To add VMs with existing AFA architectures, the admins are forced to find more rack space, floor tiles, power, cooling, with the network connections and cabling mess to add into the cluster.  With Vexata it is very simple – the customer just adds more Enterprise Storage Modules (ESMs) to their existing array without needing to add additional IO controllers within the same 6U chassis.

Figure 2: Consolidation, scale and performance for VMware


Vexata has recently performed a set of benchmark tests with the VX-100F using multiple “heavy” transactional and analytical workloads virtualized with VMware ESX 6.5. This was demonstrated using 6 “heavy” VMs using 3 OLTP workloads, a Web application and 2 separate analytic workloads. These benchmarks demonstrated that with Vexata, these VMs delivered bare metal performance under ESX management.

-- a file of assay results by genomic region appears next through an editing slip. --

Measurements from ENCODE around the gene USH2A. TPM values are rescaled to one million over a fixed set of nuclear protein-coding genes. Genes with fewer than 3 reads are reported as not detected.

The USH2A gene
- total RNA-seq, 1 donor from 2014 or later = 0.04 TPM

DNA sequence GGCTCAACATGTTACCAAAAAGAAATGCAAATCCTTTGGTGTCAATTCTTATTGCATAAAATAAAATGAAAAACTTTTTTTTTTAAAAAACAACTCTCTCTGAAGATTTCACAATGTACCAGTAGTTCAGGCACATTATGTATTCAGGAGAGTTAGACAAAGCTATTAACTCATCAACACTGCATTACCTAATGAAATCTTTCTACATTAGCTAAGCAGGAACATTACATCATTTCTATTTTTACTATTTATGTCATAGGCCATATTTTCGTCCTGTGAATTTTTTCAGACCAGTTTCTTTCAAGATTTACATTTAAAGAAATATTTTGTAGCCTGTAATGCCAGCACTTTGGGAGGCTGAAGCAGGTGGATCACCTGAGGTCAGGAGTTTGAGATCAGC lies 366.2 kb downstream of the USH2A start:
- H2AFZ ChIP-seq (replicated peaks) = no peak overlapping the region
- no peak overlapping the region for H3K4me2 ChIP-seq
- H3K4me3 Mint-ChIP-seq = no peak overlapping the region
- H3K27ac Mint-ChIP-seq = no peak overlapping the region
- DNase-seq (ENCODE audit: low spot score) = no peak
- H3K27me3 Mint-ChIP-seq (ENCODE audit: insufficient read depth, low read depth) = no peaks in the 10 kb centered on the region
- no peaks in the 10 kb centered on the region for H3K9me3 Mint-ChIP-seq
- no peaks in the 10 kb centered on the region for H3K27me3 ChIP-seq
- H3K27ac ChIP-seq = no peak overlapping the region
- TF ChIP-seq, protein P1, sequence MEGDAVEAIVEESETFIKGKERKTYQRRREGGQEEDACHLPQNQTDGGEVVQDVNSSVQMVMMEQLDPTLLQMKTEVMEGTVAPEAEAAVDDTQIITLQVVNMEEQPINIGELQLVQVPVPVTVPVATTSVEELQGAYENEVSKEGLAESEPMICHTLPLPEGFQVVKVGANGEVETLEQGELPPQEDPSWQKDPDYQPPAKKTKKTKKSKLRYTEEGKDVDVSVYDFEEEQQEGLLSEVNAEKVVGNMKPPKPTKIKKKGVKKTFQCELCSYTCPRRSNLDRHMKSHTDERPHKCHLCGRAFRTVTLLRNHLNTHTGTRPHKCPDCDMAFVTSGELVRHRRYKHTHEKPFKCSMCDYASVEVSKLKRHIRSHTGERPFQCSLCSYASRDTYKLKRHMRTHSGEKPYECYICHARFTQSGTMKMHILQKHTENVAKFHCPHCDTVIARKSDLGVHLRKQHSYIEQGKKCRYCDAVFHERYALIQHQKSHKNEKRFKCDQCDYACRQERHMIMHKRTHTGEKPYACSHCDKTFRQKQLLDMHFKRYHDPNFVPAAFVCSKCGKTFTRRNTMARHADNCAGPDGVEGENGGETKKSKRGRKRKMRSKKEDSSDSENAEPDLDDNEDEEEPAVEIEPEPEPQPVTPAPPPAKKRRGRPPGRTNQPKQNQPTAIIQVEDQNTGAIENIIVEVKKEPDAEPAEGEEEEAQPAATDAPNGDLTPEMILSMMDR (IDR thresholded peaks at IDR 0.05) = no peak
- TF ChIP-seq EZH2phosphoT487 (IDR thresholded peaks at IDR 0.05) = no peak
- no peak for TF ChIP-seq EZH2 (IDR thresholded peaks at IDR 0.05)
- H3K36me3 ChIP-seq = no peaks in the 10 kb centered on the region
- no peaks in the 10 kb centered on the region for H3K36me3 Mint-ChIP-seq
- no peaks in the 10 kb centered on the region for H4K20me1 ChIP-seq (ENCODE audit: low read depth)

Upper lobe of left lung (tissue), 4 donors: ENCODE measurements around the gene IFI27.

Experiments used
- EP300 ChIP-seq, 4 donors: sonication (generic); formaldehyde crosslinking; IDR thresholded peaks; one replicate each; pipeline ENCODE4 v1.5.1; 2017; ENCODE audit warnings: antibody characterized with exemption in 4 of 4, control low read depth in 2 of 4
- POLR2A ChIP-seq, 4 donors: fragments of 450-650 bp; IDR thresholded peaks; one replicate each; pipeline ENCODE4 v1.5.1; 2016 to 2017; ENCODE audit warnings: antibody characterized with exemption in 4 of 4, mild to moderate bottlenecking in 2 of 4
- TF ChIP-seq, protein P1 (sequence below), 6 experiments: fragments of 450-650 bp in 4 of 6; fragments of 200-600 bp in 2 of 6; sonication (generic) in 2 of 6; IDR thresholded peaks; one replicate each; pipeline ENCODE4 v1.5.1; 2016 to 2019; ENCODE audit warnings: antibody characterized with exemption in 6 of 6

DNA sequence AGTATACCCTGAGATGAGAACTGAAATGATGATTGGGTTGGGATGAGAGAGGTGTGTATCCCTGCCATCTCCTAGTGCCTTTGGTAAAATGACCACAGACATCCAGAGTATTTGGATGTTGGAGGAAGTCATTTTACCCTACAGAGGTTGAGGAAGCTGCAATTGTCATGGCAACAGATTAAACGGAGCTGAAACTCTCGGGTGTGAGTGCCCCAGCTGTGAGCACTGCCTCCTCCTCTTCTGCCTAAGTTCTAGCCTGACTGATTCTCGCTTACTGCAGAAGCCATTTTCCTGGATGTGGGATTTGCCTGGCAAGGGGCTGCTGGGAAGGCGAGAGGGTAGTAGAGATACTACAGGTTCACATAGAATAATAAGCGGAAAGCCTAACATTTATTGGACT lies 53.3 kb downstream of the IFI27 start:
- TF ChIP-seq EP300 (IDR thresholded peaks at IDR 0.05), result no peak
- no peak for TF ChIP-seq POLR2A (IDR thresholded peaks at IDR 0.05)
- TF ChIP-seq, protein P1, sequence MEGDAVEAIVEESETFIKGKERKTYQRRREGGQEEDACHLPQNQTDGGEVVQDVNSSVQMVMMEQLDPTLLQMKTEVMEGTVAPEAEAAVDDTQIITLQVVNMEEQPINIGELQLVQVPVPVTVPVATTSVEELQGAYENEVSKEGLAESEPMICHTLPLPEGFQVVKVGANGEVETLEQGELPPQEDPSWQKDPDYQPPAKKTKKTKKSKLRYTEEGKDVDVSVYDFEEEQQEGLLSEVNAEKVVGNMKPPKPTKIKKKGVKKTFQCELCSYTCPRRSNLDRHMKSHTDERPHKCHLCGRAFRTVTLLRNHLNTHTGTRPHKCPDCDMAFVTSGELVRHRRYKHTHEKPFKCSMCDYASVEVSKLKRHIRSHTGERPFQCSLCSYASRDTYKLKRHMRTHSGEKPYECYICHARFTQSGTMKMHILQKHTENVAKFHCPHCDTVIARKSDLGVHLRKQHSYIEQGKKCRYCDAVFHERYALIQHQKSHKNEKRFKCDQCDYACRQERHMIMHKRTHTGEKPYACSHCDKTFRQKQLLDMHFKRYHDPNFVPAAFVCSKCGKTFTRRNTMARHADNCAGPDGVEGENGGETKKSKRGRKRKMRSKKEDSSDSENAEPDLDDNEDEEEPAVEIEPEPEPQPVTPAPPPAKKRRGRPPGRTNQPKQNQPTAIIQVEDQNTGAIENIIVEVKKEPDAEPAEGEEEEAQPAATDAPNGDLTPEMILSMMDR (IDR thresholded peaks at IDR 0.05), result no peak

This clearly illustrates that you can consolidate intensive workloads without performance degradation, delivering real-time transactional and analytic processing illustrating the ability to extract analytic insights from a production database setup – aka “Hybrid Transactional and Analytical Processing (HTAP)”, the holy grail of database analytics.

As the demo shows, the Vexata platform linearly scaled the IOPS and throughput without adding excessive latency to the overall system performance as shown in the VX-Manager analytics screenshot below.

Figure 3: VX-Manager Analytics dashboard with heavy VM workloads